10 Reasons for AC Milan Fans to Be Optimistic This Season

Robert LewingtonContributor IIISeptember 17, 2012

10 Reasons for AC Milan Fans to Be Optimistic This Season

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    It's been the worst home start to a season for AC Milan in 82 years—even President Silvio Berlusconi has never seen a worse one—so Milan fans would be forgiven for thinking it was all doom and gloom at the San Siro.

    Two home games, two losses, no goals scored, jeering fans; where is the cause for optimism there?

    And yet despite the fallout from the summer's big-name departures refusing to go away, it may still be too soon to despair.

    It's always darkest before the dawn, and, while it may be a hard sell for those who've witnessed the two home games so far this year, in this article, we look at 10 reasons why Milan fans can still be optimistic for the season ahead.



1. Team in Transition

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    Losing so many players all at once was always going to be a major blow, and unless you've got the seemingly unlimited coffers of Manchester City or Paris Saint-Germain, it's simply not possible to sign enough replacements to smooth the transition.

    In the summer of 2012, Milan lost Alessandro Nesta, Thiago Silva, Taye Taiwo, Mark Van Bommel, Gennaro Gattuso, Clarence Seedorf, Alberto Aquilani, Antonio Cassano, Filipe Inzaghi and Zlatan Ibrahimovic—almost an entire team. 

    It was never likely that in this financial climate, Milan would be able to suffer these losses easily, so it's hardly surprising that the current side hasn't immediately clicked.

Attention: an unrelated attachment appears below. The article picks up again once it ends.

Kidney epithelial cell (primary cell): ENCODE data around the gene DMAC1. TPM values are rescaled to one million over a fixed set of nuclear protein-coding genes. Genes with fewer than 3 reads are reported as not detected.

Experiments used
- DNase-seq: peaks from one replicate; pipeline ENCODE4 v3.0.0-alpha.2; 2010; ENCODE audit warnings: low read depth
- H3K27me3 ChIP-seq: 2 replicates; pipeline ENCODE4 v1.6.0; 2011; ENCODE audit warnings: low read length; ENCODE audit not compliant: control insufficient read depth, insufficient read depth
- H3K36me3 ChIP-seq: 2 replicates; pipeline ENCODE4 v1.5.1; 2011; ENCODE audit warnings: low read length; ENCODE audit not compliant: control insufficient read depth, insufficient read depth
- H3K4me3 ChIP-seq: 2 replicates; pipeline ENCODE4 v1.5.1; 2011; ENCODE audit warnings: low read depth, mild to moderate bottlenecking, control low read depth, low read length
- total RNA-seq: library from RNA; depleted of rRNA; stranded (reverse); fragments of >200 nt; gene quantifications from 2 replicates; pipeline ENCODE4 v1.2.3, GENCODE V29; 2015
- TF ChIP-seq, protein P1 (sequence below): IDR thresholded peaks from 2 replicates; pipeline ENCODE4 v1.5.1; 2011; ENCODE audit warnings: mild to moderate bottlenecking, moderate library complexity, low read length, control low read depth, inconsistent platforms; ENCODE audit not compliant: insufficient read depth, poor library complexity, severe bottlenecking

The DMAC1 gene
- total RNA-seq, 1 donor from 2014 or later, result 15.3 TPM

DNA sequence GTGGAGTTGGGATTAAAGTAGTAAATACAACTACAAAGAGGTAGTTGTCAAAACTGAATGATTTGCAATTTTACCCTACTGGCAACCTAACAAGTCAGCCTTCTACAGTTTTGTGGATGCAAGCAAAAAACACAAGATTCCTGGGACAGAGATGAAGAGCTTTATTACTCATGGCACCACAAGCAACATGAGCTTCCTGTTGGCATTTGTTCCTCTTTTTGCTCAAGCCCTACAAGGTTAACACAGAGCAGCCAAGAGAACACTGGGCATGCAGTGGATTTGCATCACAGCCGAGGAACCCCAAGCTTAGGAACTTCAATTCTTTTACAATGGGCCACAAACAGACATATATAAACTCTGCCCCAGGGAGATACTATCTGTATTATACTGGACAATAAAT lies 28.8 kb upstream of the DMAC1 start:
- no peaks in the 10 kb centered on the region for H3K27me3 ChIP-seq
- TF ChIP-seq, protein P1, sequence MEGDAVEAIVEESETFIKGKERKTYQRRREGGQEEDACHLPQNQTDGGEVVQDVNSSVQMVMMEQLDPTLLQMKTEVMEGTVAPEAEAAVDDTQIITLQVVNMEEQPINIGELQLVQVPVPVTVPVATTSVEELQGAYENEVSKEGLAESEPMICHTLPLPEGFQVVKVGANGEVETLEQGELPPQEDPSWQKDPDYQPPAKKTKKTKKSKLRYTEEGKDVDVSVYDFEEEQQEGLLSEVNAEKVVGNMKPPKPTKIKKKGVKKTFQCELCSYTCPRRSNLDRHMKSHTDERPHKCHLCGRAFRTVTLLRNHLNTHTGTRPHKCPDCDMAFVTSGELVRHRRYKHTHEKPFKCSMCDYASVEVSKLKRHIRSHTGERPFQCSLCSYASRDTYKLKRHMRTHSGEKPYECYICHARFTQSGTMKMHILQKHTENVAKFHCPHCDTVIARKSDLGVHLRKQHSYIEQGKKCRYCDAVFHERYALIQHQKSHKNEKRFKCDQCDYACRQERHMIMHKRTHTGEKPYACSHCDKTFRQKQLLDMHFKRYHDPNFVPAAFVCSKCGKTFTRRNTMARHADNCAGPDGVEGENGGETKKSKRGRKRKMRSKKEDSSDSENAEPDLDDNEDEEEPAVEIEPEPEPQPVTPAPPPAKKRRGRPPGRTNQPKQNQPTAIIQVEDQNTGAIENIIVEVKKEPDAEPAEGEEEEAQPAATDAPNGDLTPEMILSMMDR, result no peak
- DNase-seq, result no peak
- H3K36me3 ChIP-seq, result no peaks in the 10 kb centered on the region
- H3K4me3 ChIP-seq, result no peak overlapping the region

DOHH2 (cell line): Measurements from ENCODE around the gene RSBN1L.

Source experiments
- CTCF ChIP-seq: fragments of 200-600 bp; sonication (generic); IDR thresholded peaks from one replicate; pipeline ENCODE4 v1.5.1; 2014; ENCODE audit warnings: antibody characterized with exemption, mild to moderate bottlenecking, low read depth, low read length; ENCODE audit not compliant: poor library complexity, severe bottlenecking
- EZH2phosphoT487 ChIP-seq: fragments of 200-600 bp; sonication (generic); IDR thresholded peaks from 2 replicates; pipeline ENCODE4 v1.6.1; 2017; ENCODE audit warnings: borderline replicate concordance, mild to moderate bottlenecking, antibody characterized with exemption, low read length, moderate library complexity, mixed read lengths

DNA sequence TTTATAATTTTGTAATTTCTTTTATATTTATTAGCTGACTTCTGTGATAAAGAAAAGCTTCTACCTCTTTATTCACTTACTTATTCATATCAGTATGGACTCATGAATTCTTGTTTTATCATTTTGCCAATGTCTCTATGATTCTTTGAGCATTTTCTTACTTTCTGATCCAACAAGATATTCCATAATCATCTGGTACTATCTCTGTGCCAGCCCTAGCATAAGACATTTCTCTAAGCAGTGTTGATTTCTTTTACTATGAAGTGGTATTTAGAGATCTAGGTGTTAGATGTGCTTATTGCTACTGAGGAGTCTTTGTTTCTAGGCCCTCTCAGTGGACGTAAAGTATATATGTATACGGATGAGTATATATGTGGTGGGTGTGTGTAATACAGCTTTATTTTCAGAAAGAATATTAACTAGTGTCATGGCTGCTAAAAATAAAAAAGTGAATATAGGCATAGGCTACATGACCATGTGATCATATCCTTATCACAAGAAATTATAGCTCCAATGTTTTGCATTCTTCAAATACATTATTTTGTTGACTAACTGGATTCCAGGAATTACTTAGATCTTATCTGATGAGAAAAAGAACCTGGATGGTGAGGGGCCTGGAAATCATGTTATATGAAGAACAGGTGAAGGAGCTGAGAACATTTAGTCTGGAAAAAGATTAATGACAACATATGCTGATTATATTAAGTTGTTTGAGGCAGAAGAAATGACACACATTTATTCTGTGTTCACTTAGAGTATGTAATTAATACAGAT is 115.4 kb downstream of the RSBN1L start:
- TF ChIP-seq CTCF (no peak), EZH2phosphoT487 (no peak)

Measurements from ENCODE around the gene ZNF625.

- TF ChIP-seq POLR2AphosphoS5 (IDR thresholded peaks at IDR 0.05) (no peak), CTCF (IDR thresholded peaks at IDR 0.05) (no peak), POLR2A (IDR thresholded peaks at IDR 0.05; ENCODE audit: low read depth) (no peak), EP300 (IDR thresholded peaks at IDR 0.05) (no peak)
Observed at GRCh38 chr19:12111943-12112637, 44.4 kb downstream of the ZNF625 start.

But what the mass exodus does represent is a fresh start.

    No longer will Milan's Champions League games be accompanied by the same tired "average age of Milan's team is over 30" cliché.  Milan are now a young team. 

    Despite goalkeeper Christian Abbiati's 35 years pushing up the total, the side that lost to Atalanta on Sunday had an average age of only 27, and that's without the 23-year-old Alexandre Pato.

    So it will take time for those without experience to gain it, as well as the new signings to settle in.

2. Injury Crisis

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    An injury crisis is never something to be happy about, and the seemingly endemic nature of Milan's recurring problems is cause for serious concern. But it does at least mean that there's plenty more to come from Milan this term.

    With new signing Riccardo Montolivo, Alexandre Pato and Robinho all absent through injury for the loss against Atalanta, and Kevin-Prince Boateng and Giampaulo Pazzini only just returned from their spells on the sidelines, the Rossoneri's difficulty in front of goal is somewhat mitigated. 

    All five of these are world-class players who can turn a game single-handedly, so, once fit, there's no reason to believe that the current home goal drought will continue.

3. Alexandre Pato

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    For all the deserved adulation Ibrahimovic received at Milan, there was always a feeling that his presence in the side left little room for Pato.  Indeed, Pato's most memorable moment of last season was his first-minute goal against Barcelona at the Camp Nou, a game for which Ibrahimovic was absent.